“I wasn’t doing very well, but my teacher helped me and now it’s better. It really helps when you have friends who can help you out.”
This is what one of the 3-year-olds told me last week in the wake of a bit of clay trouble: the bowl she was making fell apart. She asked for help, and then was on her way to remaking her bowl. The very candid reflection that came immediately after is a gem of the classroom.
“It is through play that children at a very early age engage and interact in the world around them. Play allows children to create and explore a world they can master, conquering their fears while practicing adult roles, sometimes in conjunction with other children or adult caregivers.” (Ginsburg, K., 2007)
In classrooms as described above, art and play creates a safe space for children to explore their own limitations and strengths, and discover their innate capacity for resilience. The experience remains relevant through all walks of life, and we approach the arts in our programs as experiences of play, regardless of age.
In fact, our experience so far of working with and serving different groups of people tells us that the importance of the arts and play is ever more important as we get older. We have seen the arts open doors for people to rediscover resilience, creativity, purpose, perspective — to name but a few.
In this article, Dr. Peter Gray starkly describes the current landscape of emotional growth and how it is affecting learning institutions and the development of adults today. Here is a little bit of insight into how we are working to change it: three questions for reflection for bumps in the road. For all ages.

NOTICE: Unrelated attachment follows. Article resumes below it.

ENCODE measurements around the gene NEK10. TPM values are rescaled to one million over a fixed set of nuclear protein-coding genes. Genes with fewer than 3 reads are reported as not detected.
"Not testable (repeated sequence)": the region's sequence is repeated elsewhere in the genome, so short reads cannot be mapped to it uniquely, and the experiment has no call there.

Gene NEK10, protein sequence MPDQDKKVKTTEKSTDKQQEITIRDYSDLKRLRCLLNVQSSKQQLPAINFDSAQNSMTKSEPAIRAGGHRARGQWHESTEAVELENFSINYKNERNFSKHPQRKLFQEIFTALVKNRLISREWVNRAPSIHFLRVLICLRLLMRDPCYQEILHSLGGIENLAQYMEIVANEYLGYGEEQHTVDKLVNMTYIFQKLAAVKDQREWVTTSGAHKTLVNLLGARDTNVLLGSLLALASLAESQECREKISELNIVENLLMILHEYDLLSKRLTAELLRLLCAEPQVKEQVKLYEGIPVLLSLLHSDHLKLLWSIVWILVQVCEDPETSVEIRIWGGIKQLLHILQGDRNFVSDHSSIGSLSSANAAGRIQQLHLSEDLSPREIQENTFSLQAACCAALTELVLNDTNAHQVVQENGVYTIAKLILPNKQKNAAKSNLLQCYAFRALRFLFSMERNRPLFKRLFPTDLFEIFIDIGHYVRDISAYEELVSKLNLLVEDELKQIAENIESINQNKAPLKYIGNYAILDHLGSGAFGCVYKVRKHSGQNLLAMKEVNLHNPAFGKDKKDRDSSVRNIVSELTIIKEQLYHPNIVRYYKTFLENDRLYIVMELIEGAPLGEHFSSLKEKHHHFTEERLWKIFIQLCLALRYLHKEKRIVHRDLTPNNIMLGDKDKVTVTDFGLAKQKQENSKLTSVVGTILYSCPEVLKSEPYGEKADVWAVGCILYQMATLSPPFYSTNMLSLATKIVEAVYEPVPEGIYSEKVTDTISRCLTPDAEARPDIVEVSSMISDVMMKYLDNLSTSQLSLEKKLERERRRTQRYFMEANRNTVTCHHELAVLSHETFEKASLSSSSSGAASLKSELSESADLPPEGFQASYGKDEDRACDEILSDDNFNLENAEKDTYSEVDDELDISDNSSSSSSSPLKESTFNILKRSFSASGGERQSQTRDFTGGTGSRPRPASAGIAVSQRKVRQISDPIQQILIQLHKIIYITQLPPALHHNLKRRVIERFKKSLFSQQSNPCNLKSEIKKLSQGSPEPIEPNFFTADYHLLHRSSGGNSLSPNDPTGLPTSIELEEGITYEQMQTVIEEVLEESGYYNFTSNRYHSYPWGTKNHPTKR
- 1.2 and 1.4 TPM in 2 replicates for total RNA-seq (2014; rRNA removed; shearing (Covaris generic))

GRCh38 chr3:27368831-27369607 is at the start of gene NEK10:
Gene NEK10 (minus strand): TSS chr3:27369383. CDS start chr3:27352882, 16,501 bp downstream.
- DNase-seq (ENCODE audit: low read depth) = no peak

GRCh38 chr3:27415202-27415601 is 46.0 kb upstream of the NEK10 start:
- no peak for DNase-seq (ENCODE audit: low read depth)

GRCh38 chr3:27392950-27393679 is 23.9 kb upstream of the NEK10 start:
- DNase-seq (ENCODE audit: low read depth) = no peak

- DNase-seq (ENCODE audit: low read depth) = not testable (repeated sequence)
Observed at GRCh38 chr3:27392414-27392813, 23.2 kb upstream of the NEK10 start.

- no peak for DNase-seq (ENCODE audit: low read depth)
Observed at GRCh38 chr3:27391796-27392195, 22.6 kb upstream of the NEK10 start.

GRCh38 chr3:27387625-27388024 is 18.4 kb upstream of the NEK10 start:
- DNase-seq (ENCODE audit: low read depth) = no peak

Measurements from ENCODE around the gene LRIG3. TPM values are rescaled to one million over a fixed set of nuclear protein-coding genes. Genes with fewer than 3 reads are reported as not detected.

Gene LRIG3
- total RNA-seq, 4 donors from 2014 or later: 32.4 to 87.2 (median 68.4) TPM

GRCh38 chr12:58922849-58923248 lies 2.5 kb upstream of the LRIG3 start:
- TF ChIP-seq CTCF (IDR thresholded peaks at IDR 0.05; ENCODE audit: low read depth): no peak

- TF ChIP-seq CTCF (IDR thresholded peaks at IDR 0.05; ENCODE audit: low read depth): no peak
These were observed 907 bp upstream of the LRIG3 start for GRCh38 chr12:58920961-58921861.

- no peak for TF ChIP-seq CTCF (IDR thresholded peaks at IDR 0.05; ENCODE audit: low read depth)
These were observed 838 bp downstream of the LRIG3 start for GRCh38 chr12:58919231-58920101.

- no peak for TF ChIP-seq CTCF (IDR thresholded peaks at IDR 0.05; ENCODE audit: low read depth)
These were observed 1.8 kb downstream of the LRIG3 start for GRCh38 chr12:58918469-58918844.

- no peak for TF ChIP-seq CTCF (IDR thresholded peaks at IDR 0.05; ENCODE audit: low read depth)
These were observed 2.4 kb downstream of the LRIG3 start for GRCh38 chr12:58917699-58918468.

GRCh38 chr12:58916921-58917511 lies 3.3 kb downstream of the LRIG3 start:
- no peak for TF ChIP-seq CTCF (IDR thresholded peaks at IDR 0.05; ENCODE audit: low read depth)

– What happened?
– What do you feel about what happened?
– What do you think you could do next?
Are you and/or have you been a teacher, student, parent? What are your experiences of art? Of resilience in schools and at home? We would love to hear from you and keep the conversation going. Comment here, or talk to us through Facebook.
This month of February in the Philippines is National Arts Month and we’re going to be talking about the arts for wellbeing. We look forward to sharing more with you in the coming weeks.
Kenneth R. Ginsburg, “The importance of play in promoting healthy child development and maintaining strong parent-child bonds,” American Academy of Paediatrics, 119:1. 2007.